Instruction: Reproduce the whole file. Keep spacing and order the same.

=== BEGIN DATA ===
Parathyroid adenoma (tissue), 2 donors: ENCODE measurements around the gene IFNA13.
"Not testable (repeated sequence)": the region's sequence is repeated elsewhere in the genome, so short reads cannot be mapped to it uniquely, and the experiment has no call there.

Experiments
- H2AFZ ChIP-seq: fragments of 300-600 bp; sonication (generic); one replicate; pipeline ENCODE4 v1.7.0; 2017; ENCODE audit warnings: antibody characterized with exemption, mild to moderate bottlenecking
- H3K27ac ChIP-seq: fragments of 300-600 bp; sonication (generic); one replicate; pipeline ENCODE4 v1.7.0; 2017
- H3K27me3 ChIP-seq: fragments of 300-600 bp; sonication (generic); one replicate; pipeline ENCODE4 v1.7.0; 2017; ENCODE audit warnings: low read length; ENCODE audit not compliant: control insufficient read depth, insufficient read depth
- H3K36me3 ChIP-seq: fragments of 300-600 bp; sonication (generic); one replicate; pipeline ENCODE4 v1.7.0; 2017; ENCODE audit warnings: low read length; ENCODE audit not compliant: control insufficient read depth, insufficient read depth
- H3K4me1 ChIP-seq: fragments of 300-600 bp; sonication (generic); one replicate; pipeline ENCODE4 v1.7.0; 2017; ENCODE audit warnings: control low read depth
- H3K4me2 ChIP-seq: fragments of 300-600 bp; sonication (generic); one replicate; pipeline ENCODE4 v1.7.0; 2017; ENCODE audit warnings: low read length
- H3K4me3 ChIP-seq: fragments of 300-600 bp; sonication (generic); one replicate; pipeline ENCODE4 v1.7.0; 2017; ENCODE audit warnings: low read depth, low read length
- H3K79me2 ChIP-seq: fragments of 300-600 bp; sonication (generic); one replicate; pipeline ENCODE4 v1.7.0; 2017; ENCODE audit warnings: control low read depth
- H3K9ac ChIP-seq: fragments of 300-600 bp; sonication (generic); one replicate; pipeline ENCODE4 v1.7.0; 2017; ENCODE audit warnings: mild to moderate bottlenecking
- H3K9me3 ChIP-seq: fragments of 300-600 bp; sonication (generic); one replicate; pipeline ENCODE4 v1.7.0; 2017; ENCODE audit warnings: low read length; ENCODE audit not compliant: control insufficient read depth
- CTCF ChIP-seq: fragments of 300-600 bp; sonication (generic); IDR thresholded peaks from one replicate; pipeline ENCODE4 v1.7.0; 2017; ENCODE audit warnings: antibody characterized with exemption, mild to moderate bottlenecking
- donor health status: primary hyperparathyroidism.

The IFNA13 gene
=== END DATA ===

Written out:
Parathyroid adenoma (tissue), 2 donors: ENCODE measurements around the gene IFNA13.
"Not testable (repeated sequence)": the region's sequence is repeated elsewhere in the genome, so short reads cannot be mapped to it uniquely, and the experiment has no call there.

Experiments
- H2AFZ ChIP-seq: fragments of 300-600 bp; sonication (generic); one replicate; pipeline ENCODE4 v1.7.0; 2017; ENCODE audit warnings: antibody characterized with exemption, mild to moderate bottlenecking
- H3K27ac ChIP-seq: fragments of 300-600 bp; sonication (generic); one replicate; pipeline ENCODE4 v1.7.0; 2017
- H3K27me3 ChIP-seq: fragments of 300-600 bp; sonication (generic); one replicate; pipeline ENCODE4 v1.7.0; 2017; ENCODE audit warnings: low read length; ENCODE audit not compliant: control insufficient read depth, insufficient read depth
- H3K36me3 ChIP-seq: fragments of 300-600 bp; sonication (generic); one replicate; pipeline ENCODE4 v1.7.0; 2017; ENCODE audit warnings: low read length; ENCODE audit not compliant: control insufficient read depth, insufficient read depth
- H3K4me1 ChIP-seq: fragments of 300-600 bp; sonication (generic); one replicate; pipeline ENCODE4 v1.7.0; 2017; ENCODE audit warnings: control low read depth
- H3K4me2 ChIP-seq: fragments of 300-600 bp; sonication (generic); one replicate; pipeline ENCODE4 v1.7.0; 2017; ENCODE audit warnings: low read length
- H3K4me3 ChIP-seq: fragments of 300-600 bp; sonication (generic); one replicate; pipeline ENCODE4 v1.7.0; 2017; ENCODE audit warnings: low read depth, low read length
- H3K79me2 ChIP-seq: fragments of 300-600 bp; sonication (generic); one replicate; pipeline ENCODE4 v1.7.0; 2017; ENCODE audit warnings: control low read depth
- H3K9ac ChIP-seq: fragments of 300-600 bp; sonication (generic); one replicate; pipeline ENCODE4 v1.7.0; 2017; ENCODE audit warnings: mild to moderate bottlenecking
- H3K9me3 ChIP-seq: fragments of 300-600 bp; sonication (generic); one replicate; pipeline ENCODE4 v1.7.0; 2017; ENCODE audit warnings: low read length; ENCODE audit not compliant: control insufficient read depth
- CTCF ChIP-seq: fragments of 300-600 bp; sonication (generic); IDR thresholded peaks from one replicate; pipeline ENCODE4 v1.7.0; 2017; ENCODE audit warnings: antibody characterized with exemption, mild to moderate bottlenecking
- donor health status: primary hyperparathyroidism.

The IFNA13 gene